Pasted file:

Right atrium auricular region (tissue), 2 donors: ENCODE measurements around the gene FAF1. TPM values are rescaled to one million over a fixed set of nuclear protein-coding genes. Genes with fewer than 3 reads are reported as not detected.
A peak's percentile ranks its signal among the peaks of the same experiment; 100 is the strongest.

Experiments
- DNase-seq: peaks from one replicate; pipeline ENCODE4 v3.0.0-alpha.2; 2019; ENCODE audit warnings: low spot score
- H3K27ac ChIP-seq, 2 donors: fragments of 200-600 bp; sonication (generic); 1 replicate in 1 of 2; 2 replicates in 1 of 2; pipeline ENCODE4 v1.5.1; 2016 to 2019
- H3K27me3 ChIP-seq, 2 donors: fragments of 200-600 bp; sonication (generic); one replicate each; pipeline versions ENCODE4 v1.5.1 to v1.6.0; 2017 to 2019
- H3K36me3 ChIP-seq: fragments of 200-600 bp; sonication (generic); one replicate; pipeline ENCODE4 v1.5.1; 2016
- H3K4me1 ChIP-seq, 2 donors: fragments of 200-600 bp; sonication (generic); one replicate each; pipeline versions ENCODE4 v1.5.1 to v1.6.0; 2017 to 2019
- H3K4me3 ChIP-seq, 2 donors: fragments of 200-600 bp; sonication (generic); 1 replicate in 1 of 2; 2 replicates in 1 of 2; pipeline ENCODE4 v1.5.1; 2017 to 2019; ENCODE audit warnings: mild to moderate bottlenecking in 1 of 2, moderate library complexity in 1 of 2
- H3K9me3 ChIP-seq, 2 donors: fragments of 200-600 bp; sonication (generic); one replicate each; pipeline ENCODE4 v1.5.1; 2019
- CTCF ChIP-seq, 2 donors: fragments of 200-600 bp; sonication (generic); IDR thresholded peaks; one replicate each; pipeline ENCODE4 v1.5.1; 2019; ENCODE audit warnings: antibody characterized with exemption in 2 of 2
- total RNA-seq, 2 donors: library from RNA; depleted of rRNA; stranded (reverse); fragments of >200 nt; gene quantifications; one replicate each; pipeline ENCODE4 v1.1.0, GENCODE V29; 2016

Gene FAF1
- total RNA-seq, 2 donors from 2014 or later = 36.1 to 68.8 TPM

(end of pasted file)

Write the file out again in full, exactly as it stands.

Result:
Right atrium auricular region (tissue), 2 donors: ENCODE measurements around the gene FAF1. TPM values are rescaled to one million over a fixed set of nuclear protein-coding genes. Genes with fewer than 3 reads are reported as not detected.
A peak's percentile ranks its signal among the peaks of the same experiment; 100 is the strongest.

Experiments
- DNase-seq: peaks from one replicate; pipeline ENCODE4 v3.0.0-alpha.2; 2019; ENCODE audit warnings: low spot score
- H3K27ac ChIP-seq, 2 donors: fragments of 200-600 bp; sonication (generic); 1 replicate in 1 of 2; 2 replicates in 1 of 2; pipeline ENCODE4 v1.5.1; 2016 to 2019
- H3K27me3 ChIP-seq, 2 donors: fragments of 200-600 bp; sonication (generic); one replicate each; pipeline versions ENCODE4 v1.5.1 to v1.6.0; 2017 to 2019
- H3K36me3 ChIP-seq: fragments of 200-600 bp; sonication (generic); one replicate; pipeline ENCODE4 v1.5.1; 2016
- H3K4me1 ChIP-seq, 2 donors: fragments of 200-600 bp; sonication (generic); one replicate each; pipeline versions ENCODE4 v1.5.1 to v1.6.0; 2017 to 2019
- H3K4me3 ChIP-seq, 2 donors: fragments of 200-600 bp; sonication (generic); 1 replicate in 1 of 2; 2 replicates in 1 of 2; pipeline ENCODE4 v1.5.1; 2017 to 2019; ENCODE audit warnings: mild to moderate bottlenecking in 1 of 2, moderate library complexity in 1 of 2
- H3K9me3 ChIP-seq, 2 donors: fragments of 200-600 bp; sonication (generic); one replicate each; pipeline ENCODE4 v1.5.1; 2019
- CTCF ChIP-seq, 2 donors: fragments of 200-600 bp; sonication (generic); IDR thresholded peaks; one replicate each; pipeline ENCODE4 v1.5.1; 2019; ENCODE audit warnings: antibody characterized with exemption in 2 of 2
- total RNA-seq, 2 donors: library from RNA; depleted of rRNA; stranded (reverse); fragments of >200 nt; gene quantifications; one replicate each; pipeline ENCODE4 v1.1.0, GENCODE V29; 2016

Gene FAF1
- total RNA-seq, 2 donors from 2014 or later = 36.1 to 68.8 TPM